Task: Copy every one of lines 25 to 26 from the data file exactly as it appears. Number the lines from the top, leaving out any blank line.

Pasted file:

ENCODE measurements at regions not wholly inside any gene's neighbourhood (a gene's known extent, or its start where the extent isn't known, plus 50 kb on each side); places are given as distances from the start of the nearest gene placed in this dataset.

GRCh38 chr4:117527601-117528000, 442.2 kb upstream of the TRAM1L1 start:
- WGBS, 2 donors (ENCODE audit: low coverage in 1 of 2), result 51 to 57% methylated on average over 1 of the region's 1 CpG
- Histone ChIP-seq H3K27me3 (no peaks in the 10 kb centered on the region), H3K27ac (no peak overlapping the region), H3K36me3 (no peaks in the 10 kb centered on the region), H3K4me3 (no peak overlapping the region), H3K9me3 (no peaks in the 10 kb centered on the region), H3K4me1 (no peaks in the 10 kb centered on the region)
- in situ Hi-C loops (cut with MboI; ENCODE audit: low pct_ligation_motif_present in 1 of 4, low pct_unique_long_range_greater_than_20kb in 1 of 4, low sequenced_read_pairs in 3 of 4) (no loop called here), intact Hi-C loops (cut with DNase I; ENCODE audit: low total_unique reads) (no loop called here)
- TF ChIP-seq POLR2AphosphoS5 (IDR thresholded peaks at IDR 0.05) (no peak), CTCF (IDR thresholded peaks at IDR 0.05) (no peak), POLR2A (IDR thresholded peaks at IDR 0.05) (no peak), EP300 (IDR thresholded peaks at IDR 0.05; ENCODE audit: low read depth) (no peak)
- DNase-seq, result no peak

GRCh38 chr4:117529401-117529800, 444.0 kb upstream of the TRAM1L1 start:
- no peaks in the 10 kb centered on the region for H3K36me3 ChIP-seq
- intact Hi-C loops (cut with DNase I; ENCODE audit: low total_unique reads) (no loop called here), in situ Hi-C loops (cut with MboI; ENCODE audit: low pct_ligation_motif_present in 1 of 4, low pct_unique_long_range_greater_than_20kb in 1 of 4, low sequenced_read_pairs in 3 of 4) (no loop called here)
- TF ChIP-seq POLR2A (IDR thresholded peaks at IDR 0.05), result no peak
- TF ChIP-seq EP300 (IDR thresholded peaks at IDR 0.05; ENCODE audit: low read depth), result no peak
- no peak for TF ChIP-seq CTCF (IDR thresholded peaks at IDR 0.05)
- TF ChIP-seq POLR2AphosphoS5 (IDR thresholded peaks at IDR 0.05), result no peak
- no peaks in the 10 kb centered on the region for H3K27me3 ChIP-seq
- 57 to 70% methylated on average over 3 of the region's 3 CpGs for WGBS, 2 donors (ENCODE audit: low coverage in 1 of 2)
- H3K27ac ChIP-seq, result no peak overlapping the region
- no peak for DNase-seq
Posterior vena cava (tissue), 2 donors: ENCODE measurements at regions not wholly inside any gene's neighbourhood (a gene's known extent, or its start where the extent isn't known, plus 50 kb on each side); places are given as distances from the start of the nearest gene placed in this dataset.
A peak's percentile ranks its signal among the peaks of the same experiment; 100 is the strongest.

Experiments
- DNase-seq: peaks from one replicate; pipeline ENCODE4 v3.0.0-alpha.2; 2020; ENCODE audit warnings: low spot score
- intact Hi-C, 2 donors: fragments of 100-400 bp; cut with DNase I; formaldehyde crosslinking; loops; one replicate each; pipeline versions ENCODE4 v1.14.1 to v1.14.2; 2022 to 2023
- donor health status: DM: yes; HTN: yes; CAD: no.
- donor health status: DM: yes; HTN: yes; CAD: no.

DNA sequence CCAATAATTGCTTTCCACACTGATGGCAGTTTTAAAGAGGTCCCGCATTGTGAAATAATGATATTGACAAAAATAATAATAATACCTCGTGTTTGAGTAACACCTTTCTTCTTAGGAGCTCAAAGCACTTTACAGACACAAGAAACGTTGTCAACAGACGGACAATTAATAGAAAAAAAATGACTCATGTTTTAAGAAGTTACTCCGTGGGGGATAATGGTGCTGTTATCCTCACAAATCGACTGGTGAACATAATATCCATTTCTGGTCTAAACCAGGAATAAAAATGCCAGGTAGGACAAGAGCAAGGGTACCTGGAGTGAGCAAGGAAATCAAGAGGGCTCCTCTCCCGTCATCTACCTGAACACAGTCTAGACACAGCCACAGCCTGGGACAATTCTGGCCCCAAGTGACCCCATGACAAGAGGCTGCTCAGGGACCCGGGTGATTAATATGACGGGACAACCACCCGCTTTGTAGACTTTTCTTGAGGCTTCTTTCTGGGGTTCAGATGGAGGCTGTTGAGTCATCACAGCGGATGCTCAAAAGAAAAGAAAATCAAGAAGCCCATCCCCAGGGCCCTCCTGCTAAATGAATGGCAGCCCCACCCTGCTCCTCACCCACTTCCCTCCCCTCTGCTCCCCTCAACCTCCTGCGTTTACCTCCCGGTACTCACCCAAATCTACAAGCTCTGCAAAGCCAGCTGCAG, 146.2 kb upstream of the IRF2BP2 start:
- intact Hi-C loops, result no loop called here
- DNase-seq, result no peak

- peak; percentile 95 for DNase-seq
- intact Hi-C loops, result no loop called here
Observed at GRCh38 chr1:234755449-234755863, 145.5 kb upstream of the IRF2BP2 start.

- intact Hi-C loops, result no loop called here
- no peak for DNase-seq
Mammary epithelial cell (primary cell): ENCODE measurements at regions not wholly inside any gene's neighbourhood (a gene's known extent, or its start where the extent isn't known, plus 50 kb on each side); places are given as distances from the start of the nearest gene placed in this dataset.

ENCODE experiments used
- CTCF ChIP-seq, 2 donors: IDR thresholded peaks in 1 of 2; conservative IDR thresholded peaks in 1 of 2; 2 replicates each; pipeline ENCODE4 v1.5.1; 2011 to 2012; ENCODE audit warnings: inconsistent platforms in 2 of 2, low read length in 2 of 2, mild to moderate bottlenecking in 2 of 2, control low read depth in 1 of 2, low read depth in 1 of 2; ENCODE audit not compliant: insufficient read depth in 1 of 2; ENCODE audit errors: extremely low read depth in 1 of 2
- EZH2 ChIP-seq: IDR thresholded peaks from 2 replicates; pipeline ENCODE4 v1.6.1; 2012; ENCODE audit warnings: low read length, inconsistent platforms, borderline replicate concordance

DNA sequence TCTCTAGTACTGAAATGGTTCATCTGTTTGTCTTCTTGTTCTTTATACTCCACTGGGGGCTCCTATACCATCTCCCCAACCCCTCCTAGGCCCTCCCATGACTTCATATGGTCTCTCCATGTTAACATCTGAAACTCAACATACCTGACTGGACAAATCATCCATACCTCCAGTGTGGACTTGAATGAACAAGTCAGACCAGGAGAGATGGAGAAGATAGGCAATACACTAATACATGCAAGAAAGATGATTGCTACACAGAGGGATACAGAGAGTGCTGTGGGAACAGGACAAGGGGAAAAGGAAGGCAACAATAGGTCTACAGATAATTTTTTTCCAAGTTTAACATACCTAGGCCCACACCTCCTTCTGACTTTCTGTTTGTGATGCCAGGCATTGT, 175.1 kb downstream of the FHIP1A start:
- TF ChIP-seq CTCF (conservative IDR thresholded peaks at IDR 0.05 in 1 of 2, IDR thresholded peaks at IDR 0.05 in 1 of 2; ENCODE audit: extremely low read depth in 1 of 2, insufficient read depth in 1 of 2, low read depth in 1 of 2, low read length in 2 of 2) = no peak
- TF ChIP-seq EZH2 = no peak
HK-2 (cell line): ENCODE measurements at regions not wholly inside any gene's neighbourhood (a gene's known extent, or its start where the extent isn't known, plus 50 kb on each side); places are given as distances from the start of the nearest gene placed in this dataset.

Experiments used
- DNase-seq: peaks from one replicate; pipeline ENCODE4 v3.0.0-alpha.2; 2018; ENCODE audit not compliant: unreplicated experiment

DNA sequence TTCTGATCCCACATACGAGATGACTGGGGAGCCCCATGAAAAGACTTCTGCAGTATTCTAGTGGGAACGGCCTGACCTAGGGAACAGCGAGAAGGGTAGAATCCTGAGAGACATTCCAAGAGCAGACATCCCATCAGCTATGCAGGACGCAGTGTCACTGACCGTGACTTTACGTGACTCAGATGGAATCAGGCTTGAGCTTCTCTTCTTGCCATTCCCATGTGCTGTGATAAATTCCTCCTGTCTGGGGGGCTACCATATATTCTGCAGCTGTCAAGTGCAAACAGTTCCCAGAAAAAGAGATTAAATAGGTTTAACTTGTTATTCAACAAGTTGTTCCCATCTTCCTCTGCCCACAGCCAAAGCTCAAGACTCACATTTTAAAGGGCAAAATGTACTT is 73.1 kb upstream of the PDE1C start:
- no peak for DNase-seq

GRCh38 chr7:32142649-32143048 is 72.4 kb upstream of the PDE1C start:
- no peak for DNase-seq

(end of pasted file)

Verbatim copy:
- donor health status: DM: yes; HTN: yes; CAD: no.

DNA sequence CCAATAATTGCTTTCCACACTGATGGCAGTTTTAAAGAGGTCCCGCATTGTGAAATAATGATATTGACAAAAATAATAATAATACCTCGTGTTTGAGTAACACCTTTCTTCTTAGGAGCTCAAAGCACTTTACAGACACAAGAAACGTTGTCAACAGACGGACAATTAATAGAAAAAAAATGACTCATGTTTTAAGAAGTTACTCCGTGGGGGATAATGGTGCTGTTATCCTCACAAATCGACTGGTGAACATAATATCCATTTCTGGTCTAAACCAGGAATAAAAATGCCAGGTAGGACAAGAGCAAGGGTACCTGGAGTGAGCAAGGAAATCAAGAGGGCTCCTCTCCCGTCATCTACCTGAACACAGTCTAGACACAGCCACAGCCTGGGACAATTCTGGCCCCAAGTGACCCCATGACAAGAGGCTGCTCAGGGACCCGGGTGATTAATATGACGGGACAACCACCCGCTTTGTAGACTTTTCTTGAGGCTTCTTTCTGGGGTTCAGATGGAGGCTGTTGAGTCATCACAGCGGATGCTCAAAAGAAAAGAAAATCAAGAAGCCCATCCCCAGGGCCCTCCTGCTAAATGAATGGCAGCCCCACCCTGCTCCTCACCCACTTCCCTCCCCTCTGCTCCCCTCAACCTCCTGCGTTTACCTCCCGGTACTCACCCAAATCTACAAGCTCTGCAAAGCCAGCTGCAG, 146.2 kb upstream of the IRF2BP2 start: